Far too long, school leaders have been constrained by national and in some cases international standardised testing to justify a school’s success. I am not one of those leaders seeing that paradigm  as a justification for my overall performance as a school leader. It’s ironic that the concept of ‘lifelong learners’ is often bantered about as a soft end goal cushion for a school mission or plan and yet we try to  siphon and measure learning in 13 years of primary and secondary schooling.  Instead school leaders need ot be part of the innovative and creative process (not a sideline spectator) and develop a culture where risk taking, trial and error, research and sharing are all valued, including the possibility of  many ‘that didn’t work’ happening.

Some people may disagree with me but I have seen many examples of how technology is replacing people who once commanded jobs during my travels. In LA for example, I walked into Union Station and  saw a beautiful decadent waiting area, where people must have queue to be served train tickets behind a row of counters, only now replaced with automatic dispensing ticket machine.

I am often amazed by the challenges that my teachers at Merrylands East make each day with the students. This has not been easy for them to shift their view of student learning and then create collaborative team teaching in open learning spaces, and develop a pedagogy that requires students to discover rather than be told knowledge. I thank them for it and the whole school transformation that has occurred. The sacrifice has been enormous and not without the emotional pressures of giving up their comfort zone in order to develop a better product for our students. Time and time again, self reflections have led to an evolving process where what was once seen as innovative and produced student outcomes, eventually ended up reaching a limitation with new challenges created. As part of this trip, I have been taking photos and making notes on my phone for even more possibilities to discuss on my return.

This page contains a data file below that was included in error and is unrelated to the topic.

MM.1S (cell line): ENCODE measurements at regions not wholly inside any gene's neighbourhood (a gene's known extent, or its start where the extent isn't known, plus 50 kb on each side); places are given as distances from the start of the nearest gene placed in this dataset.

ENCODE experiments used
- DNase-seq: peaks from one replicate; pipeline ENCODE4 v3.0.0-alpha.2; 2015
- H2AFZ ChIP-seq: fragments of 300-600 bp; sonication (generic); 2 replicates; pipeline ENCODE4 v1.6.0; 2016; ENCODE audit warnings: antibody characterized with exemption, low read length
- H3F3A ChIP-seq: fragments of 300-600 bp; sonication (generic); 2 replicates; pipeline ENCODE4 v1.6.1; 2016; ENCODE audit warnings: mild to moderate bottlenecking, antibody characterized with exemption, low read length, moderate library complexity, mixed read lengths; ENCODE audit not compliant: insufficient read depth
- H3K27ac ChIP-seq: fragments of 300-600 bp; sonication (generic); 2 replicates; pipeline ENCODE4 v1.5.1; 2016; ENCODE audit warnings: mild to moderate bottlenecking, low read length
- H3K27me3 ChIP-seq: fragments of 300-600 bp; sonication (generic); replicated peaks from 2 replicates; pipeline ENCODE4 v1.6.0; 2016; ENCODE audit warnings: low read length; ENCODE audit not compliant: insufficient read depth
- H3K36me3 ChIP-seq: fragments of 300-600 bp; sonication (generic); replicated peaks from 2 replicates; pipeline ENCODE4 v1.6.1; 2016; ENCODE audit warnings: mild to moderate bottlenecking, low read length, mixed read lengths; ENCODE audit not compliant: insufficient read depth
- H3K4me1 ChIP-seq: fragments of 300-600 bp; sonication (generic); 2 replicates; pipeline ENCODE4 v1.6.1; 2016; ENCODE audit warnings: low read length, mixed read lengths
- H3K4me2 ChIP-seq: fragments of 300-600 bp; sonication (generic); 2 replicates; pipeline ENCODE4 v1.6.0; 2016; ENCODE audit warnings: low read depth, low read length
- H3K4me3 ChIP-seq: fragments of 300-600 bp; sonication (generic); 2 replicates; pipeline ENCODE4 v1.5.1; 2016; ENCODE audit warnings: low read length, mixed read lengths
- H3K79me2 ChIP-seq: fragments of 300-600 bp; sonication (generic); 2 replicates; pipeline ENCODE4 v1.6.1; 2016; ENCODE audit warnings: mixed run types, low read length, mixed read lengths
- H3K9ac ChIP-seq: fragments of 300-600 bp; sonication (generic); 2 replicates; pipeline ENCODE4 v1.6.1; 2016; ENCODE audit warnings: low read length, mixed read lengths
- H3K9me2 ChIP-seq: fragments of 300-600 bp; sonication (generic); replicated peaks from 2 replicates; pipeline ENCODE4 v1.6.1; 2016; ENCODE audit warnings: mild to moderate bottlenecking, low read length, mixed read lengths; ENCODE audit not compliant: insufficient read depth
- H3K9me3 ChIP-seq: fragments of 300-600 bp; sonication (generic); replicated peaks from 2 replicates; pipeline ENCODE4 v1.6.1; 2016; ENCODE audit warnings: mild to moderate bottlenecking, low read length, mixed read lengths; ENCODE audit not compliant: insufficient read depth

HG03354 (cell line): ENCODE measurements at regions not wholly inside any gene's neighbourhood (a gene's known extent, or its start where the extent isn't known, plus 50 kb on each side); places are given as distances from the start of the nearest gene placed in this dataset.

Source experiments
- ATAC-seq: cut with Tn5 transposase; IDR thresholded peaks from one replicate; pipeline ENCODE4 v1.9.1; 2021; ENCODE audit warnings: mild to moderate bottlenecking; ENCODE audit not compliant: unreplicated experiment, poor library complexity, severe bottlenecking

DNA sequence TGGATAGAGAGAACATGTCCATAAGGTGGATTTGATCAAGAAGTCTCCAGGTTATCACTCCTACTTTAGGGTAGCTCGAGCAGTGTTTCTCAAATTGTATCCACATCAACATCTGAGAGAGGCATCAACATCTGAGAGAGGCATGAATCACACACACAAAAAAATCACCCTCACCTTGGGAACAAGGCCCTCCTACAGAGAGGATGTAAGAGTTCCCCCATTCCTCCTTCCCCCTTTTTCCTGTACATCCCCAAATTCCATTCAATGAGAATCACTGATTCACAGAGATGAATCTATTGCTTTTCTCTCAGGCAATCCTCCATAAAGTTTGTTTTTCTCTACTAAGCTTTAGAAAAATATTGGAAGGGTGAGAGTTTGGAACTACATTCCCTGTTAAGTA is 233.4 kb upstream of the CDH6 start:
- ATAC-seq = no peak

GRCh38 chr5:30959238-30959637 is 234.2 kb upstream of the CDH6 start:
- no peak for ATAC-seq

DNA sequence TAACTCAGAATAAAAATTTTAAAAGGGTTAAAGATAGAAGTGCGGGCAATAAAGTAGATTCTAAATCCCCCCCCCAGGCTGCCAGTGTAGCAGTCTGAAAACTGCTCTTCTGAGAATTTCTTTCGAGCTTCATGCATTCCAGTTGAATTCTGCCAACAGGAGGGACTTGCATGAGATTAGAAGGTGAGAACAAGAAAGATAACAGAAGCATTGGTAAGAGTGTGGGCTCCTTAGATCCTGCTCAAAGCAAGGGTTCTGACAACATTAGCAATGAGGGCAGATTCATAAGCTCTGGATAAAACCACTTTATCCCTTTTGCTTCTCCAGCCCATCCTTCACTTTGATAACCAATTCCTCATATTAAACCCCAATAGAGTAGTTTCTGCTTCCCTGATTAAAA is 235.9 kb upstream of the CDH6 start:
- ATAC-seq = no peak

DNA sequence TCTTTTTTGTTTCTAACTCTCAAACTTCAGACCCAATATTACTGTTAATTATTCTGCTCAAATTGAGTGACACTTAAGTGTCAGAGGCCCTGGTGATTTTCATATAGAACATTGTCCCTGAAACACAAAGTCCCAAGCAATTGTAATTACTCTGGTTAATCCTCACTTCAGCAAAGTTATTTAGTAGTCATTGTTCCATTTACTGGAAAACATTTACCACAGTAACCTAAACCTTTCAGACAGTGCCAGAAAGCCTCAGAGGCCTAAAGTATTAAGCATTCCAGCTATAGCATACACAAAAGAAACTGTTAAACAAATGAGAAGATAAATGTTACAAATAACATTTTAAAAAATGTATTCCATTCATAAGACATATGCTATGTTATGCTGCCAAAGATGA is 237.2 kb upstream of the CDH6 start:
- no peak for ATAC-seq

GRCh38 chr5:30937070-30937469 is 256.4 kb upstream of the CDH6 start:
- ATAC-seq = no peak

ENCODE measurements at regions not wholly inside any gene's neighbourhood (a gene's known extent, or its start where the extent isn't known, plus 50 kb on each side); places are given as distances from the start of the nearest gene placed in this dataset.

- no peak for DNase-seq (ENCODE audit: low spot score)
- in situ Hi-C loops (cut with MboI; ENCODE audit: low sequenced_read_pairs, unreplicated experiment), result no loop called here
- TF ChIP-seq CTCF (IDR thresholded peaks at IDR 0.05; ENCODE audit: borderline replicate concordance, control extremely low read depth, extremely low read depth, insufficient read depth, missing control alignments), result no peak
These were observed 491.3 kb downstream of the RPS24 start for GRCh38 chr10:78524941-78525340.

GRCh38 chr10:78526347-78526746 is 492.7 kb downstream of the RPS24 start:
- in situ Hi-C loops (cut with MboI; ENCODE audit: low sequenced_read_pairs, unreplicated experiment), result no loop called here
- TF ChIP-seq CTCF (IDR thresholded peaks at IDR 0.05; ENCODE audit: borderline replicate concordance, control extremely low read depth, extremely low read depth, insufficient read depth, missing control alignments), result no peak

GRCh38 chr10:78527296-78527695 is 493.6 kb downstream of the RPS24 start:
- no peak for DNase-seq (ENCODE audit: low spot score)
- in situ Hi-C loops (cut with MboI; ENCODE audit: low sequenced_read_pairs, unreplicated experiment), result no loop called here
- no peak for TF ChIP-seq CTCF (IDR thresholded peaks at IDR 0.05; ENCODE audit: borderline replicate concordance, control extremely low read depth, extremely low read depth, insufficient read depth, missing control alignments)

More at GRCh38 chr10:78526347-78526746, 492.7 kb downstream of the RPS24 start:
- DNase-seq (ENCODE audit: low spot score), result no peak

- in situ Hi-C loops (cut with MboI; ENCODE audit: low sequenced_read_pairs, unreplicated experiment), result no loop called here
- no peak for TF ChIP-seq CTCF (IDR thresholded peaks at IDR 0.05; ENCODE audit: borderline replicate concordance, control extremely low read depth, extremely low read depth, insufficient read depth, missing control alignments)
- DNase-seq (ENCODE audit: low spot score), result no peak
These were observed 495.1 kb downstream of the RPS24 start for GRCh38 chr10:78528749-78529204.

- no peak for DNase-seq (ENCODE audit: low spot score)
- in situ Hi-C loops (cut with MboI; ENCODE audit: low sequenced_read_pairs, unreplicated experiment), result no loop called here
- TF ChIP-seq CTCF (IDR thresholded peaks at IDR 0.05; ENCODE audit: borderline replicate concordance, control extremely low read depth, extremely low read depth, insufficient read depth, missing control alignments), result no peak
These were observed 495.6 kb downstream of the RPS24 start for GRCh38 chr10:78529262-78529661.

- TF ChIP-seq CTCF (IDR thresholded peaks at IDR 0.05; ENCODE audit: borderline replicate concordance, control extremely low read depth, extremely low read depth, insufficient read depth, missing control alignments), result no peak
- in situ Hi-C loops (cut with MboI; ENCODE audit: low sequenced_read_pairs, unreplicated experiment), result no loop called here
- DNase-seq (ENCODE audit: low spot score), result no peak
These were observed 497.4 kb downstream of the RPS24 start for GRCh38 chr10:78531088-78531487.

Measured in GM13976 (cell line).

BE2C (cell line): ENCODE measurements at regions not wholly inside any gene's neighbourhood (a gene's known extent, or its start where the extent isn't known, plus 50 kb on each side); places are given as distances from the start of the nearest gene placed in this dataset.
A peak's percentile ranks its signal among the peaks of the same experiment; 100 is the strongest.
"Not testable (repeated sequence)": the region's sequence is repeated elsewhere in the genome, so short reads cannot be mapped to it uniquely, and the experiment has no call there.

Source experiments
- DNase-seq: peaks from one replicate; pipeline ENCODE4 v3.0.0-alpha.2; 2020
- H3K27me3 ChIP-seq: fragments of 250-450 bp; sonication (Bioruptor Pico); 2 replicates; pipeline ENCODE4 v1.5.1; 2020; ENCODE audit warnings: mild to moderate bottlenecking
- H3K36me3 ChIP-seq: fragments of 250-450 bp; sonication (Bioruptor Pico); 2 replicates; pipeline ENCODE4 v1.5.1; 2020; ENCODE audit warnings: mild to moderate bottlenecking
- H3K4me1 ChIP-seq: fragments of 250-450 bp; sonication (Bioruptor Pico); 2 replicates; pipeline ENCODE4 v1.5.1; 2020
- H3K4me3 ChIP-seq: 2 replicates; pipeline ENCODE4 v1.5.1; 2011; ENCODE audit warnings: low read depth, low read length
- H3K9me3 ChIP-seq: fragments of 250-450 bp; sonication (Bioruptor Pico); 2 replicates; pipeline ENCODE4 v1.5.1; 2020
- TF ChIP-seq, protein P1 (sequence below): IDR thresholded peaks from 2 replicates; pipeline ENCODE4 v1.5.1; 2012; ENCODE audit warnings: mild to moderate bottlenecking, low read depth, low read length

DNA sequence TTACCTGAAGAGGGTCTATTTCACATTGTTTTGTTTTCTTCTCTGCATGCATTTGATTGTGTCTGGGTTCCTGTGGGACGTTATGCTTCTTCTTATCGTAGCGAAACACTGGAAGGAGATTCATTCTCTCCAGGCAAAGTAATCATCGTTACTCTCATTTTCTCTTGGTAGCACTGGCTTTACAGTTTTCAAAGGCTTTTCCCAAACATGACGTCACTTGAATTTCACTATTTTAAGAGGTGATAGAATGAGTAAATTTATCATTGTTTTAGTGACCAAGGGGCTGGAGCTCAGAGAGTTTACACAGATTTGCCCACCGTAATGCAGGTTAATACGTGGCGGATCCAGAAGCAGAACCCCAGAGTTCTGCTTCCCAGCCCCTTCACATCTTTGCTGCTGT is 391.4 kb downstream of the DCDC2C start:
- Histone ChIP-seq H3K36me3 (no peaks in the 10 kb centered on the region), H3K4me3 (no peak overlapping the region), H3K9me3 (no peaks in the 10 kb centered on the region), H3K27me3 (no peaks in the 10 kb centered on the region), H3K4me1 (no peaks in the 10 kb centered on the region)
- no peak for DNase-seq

For our students, the challenges have meant a refocus on seeing learning rather than school each day. By removing some of the infrastructure traditionally associated with last century schools, students have more freedom and choice to discover while balancing recreation and relaxation. My staff and I are seeing better products being produced, more articulate and confident students and a supportive community. Part of this transformation has come about by students being advocates of their learning with keystakeholders and not measuring themselves against each other through some numeric score.

On the second day of the Harvard Course, participants are undertaking a project adventure program where I’m sure that we will put ourselves in difficult and awkward but challenging positions. Our resilience will be tested and I am anticipating that I’ll learn even more about myself and leadership.